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TV Review: Health Explained - How to Make Stem Cells

16 July 2012
Appeared in BioNews 665

Health Explained: How to Make Stem Cells

BBC News Health, Thursday 21 June 2012

Presented by Dr Dusko Ilic

'Health Explained: How to Make Stem Cells', BBC News Health, Thursday 21 June 2012

As a viewer I do not ask for much from a show; just to be a little informative, maybe some whimsical anecdote - unfortunately I did not even get this from this short film. Instead, what I got was two and a half minutes of footage mostly of people opening doors and looking 'sciency' to weird music.

This short video is called 'How to make stem cells' but a more accurate title might have been 'Where to make stem cells'. The film did not explain what stem cells are, or why a line of stem cells is needed. It is just a tour looking at people who are looking through microscopes. Don't get me wrong, the funky sci-fi themed music really built up some atmosphere. But the commentary, which includes a run-through of the clothing worn in the lab, left a lot to be desired. Unless the intention was to make Guy's Hospital look like the medical fashion capital of the world - watch out Paris and Milan!

Dr Dusko Ilic from the Assisted Conception Unit at Guy's Hospital, London gave the briefest of explanations of how stem cells could be used in the treatment of heart disease and diabetes followed by an awkward ending in which Dr Illic and a colleague (in full white overalls) staring longingly into the camera before they walk through yet another door (for no obvious reason), before the film ends.

I am possibly being too harsh - there were elements of interesting scientific fact, including that embryos used in research at the clinic were donated following IVF and the description of how a colony of stem cells grows. But these were washed away by the sheer agony of viewing the film. I am all for using new media and accessible formats to engage the public about the sometimes misunderstood area of stem cell research. I am just not convinced that this formant really worked this time.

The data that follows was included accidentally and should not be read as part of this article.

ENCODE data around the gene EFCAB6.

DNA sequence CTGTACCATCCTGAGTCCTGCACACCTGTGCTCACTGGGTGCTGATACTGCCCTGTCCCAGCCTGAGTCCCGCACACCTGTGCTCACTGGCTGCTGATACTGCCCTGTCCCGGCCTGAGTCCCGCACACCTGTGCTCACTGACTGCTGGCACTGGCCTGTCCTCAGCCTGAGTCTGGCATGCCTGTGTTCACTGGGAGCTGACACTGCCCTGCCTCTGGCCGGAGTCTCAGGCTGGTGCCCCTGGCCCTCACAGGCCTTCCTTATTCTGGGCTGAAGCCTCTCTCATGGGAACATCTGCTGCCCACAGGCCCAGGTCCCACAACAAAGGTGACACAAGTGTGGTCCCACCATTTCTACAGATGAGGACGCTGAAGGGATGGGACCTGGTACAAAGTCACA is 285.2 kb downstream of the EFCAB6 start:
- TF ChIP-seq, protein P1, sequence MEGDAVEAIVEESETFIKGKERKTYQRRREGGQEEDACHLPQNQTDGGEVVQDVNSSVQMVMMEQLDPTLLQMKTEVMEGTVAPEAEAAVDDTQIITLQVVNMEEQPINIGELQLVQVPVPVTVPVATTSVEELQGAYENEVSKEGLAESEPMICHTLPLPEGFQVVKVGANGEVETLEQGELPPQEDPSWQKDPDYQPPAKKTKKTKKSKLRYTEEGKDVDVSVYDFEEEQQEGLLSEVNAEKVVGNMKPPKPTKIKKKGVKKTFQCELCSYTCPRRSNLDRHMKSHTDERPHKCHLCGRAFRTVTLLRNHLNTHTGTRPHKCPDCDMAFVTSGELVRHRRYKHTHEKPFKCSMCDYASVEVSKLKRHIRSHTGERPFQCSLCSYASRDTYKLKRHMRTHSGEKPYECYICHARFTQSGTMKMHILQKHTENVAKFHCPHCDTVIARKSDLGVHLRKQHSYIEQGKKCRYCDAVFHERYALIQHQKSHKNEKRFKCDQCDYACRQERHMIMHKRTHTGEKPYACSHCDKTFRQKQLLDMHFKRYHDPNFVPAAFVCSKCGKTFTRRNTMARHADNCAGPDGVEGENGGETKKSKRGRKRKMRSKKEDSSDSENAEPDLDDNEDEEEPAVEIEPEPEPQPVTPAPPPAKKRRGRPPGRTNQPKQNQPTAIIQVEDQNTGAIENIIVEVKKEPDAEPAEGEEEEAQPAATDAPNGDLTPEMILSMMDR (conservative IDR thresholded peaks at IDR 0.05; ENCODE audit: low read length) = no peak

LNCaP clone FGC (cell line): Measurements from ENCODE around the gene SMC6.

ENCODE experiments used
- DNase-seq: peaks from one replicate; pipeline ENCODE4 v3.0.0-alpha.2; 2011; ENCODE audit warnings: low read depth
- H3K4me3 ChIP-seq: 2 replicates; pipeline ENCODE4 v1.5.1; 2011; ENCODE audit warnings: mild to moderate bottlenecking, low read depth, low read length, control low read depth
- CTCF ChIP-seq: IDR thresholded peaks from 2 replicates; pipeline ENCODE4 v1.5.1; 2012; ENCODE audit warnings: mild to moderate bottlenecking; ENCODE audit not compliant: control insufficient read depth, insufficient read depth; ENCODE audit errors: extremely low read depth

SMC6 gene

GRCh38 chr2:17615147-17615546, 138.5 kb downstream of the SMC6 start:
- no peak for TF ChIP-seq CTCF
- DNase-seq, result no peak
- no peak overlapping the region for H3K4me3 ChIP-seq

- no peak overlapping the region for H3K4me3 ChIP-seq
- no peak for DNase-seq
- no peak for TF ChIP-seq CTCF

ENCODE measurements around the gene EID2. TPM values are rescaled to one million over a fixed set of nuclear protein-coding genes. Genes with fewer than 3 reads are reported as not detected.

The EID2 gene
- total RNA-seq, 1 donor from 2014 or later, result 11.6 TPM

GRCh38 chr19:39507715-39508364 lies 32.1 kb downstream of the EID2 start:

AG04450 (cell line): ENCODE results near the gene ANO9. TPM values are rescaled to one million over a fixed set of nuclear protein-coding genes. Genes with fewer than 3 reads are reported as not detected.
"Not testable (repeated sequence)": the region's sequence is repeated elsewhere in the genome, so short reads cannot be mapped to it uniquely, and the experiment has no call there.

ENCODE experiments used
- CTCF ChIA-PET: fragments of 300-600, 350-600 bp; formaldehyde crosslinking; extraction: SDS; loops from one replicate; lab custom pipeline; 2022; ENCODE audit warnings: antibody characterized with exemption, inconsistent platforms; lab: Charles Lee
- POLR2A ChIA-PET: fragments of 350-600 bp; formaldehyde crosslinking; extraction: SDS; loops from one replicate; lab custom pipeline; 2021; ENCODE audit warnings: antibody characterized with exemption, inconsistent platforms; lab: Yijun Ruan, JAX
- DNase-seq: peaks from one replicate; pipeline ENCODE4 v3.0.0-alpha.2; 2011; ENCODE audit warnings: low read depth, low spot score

11 June 2012 - by Dr Greg Ball 
Stem cell research isn't a topic you'd expect to see in a comic book, particularly when the aim is to give a realistic insight into the subject, avoiding hype and sensationalism. But that's exactly what 'Hope Beyond Hype', a graphic novel telling the story of stem cell research from discovery to therapy, intends to do...
12 March 2012 - by Professor Robin Lovell-Badge 
I am all for challenging dogma, but to do so requires robust evidence and carefully drawn conclusions. In the case of Professor Jonathan Tilly's much-trumpeted study on stem cells in ovaries that can give rise to eggs, I feel that both were missing...
27 July 2009 - by Ben Jones 
Many of the developments in the biosciences reported on in BioNews involve novel moral issues or further complicate existing ethical debates. While concerns about the efficacy or safety of a new therapy inevitably lead to calls for further action within the scientific community - more research, bigger studies, better analysis - ethical worries instead result in calls for non-specialist external validation, consultation exercises, public debate and engagement. While the public are put i
21 January 2008 - by MacKenna Roberts 
Scientists at the California biotechnology company, Stemagen, announced last week that they had successfully cloned the world's first human embryos, created from adult male skin cells. Although British scientists cloned human embryos two years ago, this is the first time that scientists have managed to grow such...
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